One of the longest, oldest romances is between the eye and the hand
Jake Weidman, Master Penman
When learning Arabic in the early seventies, it was my second language here in Kuwait. Attending the public schools all subjects in the curriculum were in Arabic excluding the English session which of course I excelled at. The first three months, was a type of daily, hourly and minute to minute purgatory as my mother and father tutored me to learn a language and grasp subjects to enable me to think in a new and alien language. I would sit in class as my colleagues would elegantly and effortlessly memorize old Jaheli poetry, recite with such adroit capacity of verses upon verses of the Holy Quran as I sat in awe of their abilities. Rather than admit this was such a heroic feat, I would retort to my teachers that back in my school in Bloomington, Indiana my teachers taught me how to write poetry not merely recite.
However, there was one subject that was offered two to three times a week and in Arabic it is called “Khat” which can mean line, calligraphy or writing. Beyond the daily English class, which was my only real redemption as a student to prove I was smart enough.
The “Khat” class for me was a way to get into forms of abstraction, lines, curves, shapes and new connections between the letters. I would immerse and lose my self in those 30 to 45 minutes of the stilling of time. It turns out I excelled in these classes, things started to happen, like understanding the spirit or the essence of a letter form, how it changes depending on where it was located within a word. I began to learn how to speak and write Arabic and to love the language. My teachers were so surprised that despite not knowing how to speak, my penmanship was pretty impressive and was one of the top. I discovered the inky, messy and beautiful fountain pen and it saved me.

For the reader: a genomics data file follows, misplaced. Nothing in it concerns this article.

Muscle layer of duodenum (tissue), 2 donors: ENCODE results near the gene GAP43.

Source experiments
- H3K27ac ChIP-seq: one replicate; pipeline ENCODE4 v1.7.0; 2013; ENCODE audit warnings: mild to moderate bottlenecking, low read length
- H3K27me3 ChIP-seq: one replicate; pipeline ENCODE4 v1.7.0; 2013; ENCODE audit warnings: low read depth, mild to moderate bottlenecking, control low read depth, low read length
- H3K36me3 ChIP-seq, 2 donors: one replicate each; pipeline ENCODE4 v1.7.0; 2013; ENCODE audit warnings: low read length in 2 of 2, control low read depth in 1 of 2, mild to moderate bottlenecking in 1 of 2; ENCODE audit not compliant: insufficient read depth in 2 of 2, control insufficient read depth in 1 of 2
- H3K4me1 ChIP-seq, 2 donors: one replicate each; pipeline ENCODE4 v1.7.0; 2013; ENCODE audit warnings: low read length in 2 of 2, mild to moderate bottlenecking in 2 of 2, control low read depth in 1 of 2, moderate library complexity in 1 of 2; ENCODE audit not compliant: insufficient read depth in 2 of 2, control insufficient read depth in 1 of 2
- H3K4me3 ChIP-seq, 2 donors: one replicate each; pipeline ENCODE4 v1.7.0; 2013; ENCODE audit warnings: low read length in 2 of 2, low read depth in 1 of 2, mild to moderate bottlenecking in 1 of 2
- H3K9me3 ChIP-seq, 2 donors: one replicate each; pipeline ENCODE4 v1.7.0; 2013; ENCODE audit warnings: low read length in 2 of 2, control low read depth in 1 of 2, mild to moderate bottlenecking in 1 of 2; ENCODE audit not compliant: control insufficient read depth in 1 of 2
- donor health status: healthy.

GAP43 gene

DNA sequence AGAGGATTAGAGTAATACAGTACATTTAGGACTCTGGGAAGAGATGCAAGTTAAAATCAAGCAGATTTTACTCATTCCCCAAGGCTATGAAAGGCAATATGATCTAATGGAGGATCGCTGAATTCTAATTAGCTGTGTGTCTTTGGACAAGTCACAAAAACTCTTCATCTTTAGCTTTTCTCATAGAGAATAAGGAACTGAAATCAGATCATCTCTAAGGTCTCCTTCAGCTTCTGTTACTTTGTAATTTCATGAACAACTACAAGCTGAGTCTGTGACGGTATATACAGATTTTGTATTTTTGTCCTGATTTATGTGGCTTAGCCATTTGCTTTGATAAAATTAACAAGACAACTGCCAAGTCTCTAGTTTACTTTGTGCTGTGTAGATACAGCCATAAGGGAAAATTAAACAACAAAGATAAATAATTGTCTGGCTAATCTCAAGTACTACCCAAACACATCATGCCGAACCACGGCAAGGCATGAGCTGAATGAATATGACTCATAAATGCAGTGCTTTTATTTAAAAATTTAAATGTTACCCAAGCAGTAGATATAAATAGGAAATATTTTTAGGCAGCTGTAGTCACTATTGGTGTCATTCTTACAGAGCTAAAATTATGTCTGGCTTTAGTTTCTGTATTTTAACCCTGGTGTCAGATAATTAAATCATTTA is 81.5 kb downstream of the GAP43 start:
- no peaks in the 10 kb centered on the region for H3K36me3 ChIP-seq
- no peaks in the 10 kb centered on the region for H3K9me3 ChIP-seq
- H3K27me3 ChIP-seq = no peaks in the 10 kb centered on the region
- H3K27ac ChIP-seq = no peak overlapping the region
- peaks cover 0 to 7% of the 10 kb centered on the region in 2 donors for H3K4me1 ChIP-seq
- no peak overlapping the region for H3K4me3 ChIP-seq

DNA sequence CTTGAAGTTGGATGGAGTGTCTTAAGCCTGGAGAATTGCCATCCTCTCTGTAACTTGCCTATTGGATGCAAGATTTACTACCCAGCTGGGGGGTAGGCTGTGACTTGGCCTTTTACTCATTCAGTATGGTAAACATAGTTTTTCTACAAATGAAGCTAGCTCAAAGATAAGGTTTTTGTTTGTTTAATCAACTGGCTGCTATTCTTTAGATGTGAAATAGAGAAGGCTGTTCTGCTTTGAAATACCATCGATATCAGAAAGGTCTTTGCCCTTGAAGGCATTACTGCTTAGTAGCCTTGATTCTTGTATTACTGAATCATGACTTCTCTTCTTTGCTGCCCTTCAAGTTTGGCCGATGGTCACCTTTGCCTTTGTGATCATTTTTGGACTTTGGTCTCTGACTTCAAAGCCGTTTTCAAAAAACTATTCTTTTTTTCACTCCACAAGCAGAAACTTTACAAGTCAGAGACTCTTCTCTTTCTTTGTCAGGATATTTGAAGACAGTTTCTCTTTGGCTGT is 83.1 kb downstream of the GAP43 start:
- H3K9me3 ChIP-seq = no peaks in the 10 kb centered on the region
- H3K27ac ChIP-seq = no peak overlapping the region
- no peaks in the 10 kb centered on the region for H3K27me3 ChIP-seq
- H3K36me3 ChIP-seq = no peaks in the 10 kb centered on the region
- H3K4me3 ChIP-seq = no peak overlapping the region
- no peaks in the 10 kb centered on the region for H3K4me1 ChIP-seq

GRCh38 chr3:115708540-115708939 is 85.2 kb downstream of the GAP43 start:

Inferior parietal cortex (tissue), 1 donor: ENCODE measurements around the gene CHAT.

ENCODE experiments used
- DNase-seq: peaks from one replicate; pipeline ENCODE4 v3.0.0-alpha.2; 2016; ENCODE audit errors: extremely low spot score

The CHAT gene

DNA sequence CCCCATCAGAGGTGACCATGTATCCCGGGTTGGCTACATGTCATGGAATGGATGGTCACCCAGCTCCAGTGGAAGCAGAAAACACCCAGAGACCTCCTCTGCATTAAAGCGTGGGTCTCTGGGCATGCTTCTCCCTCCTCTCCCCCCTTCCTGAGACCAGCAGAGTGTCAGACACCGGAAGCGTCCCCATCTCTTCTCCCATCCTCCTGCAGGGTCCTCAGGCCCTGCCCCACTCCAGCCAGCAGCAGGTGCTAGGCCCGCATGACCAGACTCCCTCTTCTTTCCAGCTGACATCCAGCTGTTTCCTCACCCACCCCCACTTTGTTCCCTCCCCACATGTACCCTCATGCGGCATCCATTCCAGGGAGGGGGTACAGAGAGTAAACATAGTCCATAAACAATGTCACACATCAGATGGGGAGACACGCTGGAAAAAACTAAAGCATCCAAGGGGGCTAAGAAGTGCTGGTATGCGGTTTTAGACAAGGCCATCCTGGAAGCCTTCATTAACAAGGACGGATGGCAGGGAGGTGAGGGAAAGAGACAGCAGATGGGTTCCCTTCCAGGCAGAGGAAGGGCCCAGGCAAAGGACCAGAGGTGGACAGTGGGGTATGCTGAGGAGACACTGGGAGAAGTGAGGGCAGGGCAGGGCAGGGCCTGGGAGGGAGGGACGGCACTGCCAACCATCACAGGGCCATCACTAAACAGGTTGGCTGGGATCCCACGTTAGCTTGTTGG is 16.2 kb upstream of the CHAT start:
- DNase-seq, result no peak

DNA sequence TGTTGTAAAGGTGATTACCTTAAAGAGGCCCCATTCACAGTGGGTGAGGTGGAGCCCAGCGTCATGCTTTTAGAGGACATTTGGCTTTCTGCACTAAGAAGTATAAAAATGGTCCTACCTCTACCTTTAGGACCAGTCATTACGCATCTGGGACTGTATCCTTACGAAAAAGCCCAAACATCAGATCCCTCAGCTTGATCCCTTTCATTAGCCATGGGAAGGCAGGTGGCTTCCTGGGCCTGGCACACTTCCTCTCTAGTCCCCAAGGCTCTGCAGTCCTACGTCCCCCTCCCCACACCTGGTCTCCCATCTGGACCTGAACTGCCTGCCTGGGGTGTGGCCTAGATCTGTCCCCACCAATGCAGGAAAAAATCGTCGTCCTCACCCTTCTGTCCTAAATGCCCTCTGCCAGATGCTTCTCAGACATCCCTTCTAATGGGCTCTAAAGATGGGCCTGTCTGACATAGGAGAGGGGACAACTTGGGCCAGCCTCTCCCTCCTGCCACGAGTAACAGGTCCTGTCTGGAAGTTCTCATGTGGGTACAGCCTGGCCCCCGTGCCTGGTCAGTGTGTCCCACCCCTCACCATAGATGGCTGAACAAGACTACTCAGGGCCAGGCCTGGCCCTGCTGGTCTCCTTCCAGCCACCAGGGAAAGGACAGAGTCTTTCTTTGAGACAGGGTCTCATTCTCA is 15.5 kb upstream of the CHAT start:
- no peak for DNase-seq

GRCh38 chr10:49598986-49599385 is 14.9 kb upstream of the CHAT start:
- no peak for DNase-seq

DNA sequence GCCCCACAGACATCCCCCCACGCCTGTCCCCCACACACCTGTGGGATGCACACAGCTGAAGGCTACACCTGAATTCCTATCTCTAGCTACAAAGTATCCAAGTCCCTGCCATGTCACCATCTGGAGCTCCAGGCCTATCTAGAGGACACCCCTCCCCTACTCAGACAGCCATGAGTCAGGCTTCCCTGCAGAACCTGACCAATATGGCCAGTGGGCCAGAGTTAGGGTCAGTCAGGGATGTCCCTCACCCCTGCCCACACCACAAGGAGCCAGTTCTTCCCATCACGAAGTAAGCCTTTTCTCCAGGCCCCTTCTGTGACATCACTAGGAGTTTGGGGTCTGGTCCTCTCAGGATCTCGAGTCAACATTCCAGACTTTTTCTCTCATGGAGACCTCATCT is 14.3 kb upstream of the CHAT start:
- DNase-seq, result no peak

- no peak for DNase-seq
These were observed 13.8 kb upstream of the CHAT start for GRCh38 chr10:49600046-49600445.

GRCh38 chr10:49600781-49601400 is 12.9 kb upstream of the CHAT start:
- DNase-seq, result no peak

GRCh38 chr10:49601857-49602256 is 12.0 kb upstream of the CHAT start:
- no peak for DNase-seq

My family lived and was immersed with music in our daily lives, my father; Saif introduced us to so many different genres and we always had some type of new music or a recording to listen to. At that time he introduced me to Um Kalthoum which took a while for me to appreciate, I could not understand at the time why, it took her so long on the stage to get started, why could she not just start singing from the beginning? But it was another songstress, another contemporary artist that left an indelible imprint when he first played the recording for me in our apartment one afternoon and that was Fayrouz. Her voice was so lyrical and she transported me physically to the places, the streets and hidden alleyways of nostalgic memories and I was hooked.
Every day after school, after our lunch at home during our siesta I would rush to the Stereo and play her music on tapes, breaking down the syllables, the words and then began to write them both in English and then because I could write in Arabic as well, began to relearn the language by trying to decipher the letters and to write them so I could eventually sing along. It took time, hours, days. But then all real good things do.
The eye hand eye connection is even more important now than ever and Jake Weidman, one of the youngest Master Penman describes and reiterates this in the next few minutes. I am hoping that more and more young people have access to lettering and penmanship it will have a long range effect of us as individuals and societies and is a key pillar in our cultural literacy flourishing.
Jake Wiedman Master Penman